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I hold a Malaysian passport and my partner is French. We are both living in the UK as a student. We plan to get married in the UK then move and settle in France for my partner's career. However, I am also interested to sign up for a 2 years part-time course in the UK after we moved to France. The course only requires me to physically present in the uni for one or two days a week. My planning is to travel to the UK from France for that one or 2 days every week. With a Malaysian passport, I have the allowance to stay in the UK up to 6 months without a visa but I do not know how does it work in this situation since I am not going to stay in the UK, instead I'm visiting the UK every week. Do I still need a visa and what kind of visa do I need? Your suggestion and advise are very much appreciated. Thank you.

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    For most courses of study, the student requires a student visa even with visa-exempt nationality, so I suspect you'll need a visa. You'll probably get a better answer at Expatriates. – phoog Jan 22 at 14:46
  • One or two days per week might get you suspected of trying to live in the UK through successive visits. Also, the rules for spouses of EU citizens will probably change after March 29th (the scheduled Brexit day) in ways we cannot predict yet. – o.m. Jan 22 at 16:11
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    @o.m. EU spouse rules are irrelevant to this case, because they aren't traveling or reuniting with their family member, so they will need to fulfill the non-EU visa requirements whether it's before or after Brexit. – MJeffryes Jan 22 at 16:51
  • @MJeffryes, they're living in the UK right now. If they marry before Brexit, does the non-EU partner have an option to apply for residency? – o.m. Jan 22 at 16:54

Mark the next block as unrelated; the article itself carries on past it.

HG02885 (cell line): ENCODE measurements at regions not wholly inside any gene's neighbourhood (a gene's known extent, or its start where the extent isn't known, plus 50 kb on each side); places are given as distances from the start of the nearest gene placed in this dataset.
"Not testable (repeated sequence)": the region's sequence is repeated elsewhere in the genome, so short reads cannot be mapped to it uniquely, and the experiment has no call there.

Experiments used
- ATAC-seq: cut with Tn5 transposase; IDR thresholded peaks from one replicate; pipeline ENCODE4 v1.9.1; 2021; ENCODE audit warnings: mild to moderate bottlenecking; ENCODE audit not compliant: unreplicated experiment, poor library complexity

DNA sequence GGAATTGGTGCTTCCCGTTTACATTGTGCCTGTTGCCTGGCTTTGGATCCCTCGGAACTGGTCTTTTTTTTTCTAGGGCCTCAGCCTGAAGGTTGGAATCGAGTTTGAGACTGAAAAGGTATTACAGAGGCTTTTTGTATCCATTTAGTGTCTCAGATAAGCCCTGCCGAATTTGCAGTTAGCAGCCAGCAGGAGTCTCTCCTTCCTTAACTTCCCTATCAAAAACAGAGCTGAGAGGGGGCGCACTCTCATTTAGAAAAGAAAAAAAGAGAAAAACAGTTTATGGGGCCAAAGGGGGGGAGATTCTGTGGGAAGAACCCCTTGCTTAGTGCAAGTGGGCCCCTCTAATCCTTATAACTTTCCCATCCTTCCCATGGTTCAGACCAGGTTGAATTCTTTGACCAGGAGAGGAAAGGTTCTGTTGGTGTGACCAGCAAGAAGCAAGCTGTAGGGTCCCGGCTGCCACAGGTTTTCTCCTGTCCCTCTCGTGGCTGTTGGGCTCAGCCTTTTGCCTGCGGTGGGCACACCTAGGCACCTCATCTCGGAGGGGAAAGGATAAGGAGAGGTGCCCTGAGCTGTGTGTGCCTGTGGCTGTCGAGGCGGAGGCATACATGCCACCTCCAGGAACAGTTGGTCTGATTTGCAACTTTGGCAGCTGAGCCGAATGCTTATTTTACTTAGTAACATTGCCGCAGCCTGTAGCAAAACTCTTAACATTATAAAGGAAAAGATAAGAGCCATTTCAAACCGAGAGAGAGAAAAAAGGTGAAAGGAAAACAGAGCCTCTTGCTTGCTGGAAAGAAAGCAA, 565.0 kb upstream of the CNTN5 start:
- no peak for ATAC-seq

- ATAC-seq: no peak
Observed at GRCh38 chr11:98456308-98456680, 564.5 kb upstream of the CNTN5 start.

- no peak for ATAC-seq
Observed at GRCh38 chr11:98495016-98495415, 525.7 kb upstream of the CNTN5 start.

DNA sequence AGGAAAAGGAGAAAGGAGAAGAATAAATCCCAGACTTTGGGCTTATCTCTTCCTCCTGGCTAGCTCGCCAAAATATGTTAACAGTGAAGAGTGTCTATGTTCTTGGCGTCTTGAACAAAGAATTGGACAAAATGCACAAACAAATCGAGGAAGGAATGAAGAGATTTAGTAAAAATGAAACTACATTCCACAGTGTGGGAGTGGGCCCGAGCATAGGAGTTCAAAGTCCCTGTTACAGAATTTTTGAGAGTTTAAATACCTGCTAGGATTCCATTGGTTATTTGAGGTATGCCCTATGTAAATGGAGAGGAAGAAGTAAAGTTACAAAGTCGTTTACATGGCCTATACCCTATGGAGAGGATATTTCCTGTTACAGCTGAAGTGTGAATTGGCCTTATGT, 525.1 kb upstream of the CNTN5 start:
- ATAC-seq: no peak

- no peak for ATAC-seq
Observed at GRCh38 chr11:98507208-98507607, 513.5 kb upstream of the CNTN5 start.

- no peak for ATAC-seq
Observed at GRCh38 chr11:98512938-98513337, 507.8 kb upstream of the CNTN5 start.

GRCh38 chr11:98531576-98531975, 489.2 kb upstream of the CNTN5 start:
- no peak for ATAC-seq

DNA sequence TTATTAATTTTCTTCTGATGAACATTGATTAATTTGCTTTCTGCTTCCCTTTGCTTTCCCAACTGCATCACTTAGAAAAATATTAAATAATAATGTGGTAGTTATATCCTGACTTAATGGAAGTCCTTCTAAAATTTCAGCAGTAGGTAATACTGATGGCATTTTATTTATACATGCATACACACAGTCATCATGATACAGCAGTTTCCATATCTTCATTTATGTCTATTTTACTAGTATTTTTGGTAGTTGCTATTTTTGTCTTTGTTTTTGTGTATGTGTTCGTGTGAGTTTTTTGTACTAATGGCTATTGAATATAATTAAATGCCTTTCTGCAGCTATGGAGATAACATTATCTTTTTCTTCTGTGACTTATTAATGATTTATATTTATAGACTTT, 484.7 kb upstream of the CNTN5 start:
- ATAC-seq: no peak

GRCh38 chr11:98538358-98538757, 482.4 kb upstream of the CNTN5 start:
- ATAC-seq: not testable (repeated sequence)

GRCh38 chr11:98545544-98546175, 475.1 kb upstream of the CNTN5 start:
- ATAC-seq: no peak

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    @o.m. Marrying won't help, they need to live in the UK for 5 years to get residency. – MJeffryes Jan 22 at 17:04
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This is risky at best. With visa-free entry, you would have the same status as a Visitor. As such, you would be permitted to undertake certain academic activities, including:

  • going to a conference, meeting or training
  • doing academic research
  • accompanying students on a study abroad programme

You wouldn't, however, be permitted to "study". If your on-campus activities fall into the category of study, e.g. you're attending course lectures, handing in assignments, meeting with tutors and getting feedback, it's unlikely that it would be allowed. And while you might get away with it once or twice, I wouldn't want to be the person trying to do so every week.

Other things to note:

  • Visa-free entry is not up to 6 months. It's up to 6 months in any given 12 month period, which for most people means that they need to stay away for as long as they visit. Entering the UK for two days a week shouldn't pose a problem in this regard.
  • How are you planning to legally live in France? If you have the legal right to remain in France as a resident, this may open up an alternative route into studying in the UK.
  • The institution offering the part-time course may ask about your immigration status.
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    What about the short term student route? – MJeffryes Jan 22 at 17:07